The evidence assembled by Dr. Hsia leaves no doubt that anti-Semitism, virulent or not, did not affect everybody or, indeed, all layers of society in the same way. The law, and more especially the public law of Rome as it exercised its influence from the sixteenth century onward, limited the effects of the wild accusations and not infrequently secured some sort of justice, even if innocent men had every time suffered torture and long imprisonment. One interesting point to emerge is that the customary laws of the German lands encouraged the extraction of confessions by torture, which was prohibited in the common law of England and traditionally, but erroneously, associated with the professional law of the Romanists in Church and State. The intervention of princes and more particularly emperors several times prevented abuses of power, and that intervention came as often from a sense of justice as from the self-interest of entrepreneurs seeking to protect their financial milchcows. (Dr. Hsia, by the way, seems to confuse the herding of sheep and cattle; at any rate, he has shepherds in charge of cattle herds.) But lower down the scale in society, resistance to the myth of Jewish ritual murder very rarely made itself felt. The “common man,” hero of some recent historiography, had no difficulty in believing and in hating. The accusations against Jews usually came from his, and her, ranks, from women’s gossip, from adolescent criminals and publicity seekers, and urban magistrates risked more unpopularity if they wished to protect innocent Jews than they commonly found it sensible to court. It was the people, egged on by their priests, who believed the stories of child murder and desecration; it was the people who saw in the Jews the deadly enemies of all good Christians, committed to the destruction of good religion and extermination of all hope of salvation.
In the Roman Catholic parts of Central Europe this kind of anti-Semitism entrenched itself and persisted. As early as the sixteenth century, when a Protestant city like Worms began to persecute Jews, it proved determined enough (though the emperor’s jurisdiction won the day against local bigotry), but it no longer relied on tales of ritual murder. This deeply ingrained belief in Jewish deviltry—that Jews worshiped the Devil and needed innocent Christian blood to do so—belonged to the Catholic south. John Eck’s appalling beliefs fairly represent a great many of his coreligionists who never read his book. Out of this tradition, which particularly in Austria had never died, came Hitler and his brand of anti-Semitism, so different from the fastidious dislike and contempt that characterized the similarly persistent but far less virulent anti-Semitism of Prussia and the north. The great Jewish conspiracy against the Christian truth had been replaced by the great Jewish world conspiracy against the Aryan truth, and the myth on which the Third Reich erected its devastating policies stemmed directly from the fear of Jewish magic and sanguinary rituals—a revival created in large part by a magic-oriented popular religion in the later middle ages. In the twentieth century, there were no imperial edicts or imperial chambers to stem the tide of popular superstition, and the Holocaust consummated what popular fury had hoped to achieve centuries before at Endingen and Regensburg and all the rest.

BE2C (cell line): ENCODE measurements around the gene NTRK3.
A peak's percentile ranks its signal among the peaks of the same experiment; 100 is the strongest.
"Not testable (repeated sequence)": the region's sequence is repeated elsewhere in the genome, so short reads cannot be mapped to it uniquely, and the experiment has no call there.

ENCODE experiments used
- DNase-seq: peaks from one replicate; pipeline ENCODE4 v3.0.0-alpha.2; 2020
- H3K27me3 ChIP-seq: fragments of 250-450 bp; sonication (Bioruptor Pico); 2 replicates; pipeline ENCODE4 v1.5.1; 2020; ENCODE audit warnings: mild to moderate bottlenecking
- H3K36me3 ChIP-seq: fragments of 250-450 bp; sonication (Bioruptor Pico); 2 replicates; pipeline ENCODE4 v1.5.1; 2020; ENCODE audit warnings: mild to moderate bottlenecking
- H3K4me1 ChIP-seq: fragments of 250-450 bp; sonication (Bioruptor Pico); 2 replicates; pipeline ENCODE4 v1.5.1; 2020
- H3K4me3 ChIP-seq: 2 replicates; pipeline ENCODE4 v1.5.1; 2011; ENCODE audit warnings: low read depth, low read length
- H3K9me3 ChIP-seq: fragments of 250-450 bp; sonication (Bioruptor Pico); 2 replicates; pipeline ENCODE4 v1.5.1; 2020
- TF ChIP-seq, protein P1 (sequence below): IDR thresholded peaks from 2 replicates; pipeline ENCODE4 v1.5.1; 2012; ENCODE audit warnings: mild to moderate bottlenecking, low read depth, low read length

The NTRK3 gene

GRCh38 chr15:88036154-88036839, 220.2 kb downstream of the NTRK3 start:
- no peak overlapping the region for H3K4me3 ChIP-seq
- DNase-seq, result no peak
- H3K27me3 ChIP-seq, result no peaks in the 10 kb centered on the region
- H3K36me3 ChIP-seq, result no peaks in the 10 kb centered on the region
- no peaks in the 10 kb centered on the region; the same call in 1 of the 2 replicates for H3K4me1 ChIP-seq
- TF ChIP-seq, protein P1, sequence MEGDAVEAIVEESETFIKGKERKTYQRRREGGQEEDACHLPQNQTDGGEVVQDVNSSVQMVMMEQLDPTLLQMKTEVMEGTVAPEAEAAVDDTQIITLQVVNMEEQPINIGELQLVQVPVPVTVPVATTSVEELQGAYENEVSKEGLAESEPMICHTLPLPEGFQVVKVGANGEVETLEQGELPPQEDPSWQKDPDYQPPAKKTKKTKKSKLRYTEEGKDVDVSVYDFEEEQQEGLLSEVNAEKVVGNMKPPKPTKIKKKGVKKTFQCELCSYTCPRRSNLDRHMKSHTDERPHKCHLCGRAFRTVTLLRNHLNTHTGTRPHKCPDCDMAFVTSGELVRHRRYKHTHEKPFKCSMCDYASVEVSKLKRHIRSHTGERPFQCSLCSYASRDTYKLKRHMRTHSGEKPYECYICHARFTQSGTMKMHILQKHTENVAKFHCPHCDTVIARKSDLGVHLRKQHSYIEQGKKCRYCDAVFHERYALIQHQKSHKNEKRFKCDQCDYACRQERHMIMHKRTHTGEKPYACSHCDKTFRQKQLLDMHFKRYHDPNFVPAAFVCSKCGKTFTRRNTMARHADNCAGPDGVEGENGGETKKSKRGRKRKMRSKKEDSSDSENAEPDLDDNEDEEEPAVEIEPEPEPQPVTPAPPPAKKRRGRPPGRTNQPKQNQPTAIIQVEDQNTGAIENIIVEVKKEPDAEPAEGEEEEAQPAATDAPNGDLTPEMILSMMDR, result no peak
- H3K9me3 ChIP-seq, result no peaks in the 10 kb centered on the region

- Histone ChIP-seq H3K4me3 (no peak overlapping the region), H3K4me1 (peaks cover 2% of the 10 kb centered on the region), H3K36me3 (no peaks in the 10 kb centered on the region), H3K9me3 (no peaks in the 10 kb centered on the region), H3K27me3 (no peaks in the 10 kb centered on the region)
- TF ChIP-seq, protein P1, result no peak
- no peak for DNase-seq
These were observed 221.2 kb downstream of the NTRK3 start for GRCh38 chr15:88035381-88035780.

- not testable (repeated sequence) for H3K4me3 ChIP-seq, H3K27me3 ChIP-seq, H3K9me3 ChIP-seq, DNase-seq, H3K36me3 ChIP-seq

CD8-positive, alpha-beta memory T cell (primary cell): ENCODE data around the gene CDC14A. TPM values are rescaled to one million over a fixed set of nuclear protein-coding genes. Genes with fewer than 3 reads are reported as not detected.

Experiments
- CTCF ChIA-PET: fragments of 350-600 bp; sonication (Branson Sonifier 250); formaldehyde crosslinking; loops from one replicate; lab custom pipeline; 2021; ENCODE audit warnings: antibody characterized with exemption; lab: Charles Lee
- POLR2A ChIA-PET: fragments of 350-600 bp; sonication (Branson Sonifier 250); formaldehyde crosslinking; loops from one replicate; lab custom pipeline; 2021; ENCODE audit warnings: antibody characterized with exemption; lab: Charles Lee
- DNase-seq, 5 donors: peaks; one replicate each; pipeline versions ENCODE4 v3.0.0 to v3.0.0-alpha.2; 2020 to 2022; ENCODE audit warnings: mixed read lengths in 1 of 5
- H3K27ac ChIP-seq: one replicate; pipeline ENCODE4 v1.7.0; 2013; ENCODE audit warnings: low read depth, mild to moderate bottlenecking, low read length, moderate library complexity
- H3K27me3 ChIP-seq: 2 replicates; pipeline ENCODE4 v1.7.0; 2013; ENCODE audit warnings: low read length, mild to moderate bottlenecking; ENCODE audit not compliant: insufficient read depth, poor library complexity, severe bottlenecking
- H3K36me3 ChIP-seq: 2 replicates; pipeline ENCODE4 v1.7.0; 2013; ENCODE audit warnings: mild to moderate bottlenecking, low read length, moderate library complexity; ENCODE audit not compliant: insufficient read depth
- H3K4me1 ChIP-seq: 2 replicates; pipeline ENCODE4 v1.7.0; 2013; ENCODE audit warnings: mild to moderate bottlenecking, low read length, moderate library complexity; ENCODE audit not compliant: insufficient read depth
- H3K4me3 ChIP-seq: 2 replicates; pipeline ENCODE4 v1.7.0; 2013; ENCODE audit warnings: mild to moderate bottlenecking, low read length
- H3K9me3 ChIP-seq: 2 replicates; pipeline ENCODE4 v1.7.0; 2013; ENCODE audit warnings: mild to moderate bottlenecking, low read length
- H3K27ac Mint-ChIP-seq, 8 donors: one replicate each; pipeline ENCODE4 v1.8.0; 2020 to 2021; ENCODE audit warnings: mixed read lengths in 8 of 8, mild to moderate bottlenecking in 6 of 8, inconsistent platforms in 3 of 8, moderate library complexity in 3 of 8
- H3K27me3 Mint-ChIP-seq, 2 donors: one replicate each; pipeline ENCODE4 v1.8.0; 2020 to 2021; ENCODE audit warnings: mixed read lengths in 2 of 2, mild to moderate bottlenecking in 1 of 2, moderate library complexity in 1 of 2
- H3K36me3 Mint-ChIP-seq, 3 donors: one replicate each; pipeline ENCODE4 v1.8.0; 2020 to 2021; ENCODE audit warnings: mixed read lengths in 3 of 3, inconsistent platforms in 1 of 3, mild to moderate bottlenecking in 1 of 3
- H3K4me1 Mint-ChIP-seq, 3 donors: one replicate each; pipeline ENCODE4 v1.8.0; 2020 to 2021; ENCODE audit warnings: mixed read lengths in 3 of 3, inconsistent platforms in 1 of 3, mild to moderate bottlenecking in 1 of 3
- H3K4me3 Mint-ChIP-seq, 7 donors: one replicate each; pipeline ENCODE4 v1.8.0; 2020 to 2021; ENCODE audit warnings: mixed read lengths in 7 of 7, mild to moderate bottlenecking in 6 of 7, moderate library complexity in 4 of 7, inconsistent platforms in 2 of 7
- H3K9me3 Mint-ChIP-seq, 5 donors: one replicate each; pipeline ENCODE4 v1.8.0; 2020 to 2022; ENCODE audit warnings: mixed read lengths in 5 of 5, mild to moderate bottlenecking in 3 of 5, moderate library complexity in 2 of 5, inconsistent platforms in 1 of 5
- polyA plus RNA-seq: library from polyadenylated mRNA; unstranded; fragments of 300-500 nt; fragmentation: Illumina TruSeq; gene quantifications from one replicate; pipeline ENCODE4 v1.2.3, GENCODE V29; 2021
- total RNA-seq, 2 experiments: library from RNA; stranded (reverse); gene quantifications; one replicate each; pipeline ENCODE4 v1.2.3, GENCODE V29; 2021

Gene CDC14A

For a while, of course, the Holocaust put an end to the role of Jews as scapegoats for the misfortunes of the communities within which they happened to live, partly at least because they had vanished from so many of those communities, though there are indications that the anti-Semitism of the Alpine regions can survive quite well even without any Jews there. Only in Russia, that further center of dominant anti-Semitic superstitions, did the old convictions and attitudes persist, with the predictably miserable consequences for too many individuals. The snobbish anti-Semitism of England retreated before the truth of Auschwitz, and even Arab romanticism is now the preserve of very few. Similarly golf-club anti-Semitism and university quotas for Jews have disappeared in the United States. In any case, it will be well to remain alert to the echoes. What goes on today in the Middle East makes it likely that we have not seen the last of an effective anti-Semitism or heard the last of the old myths. Stories of the ritual murder of infants may no longer exercise the general public, but if God has chosen the Jews as the scapegoat people of the world who will try to save them from Him and from themselves?
January 19, 1989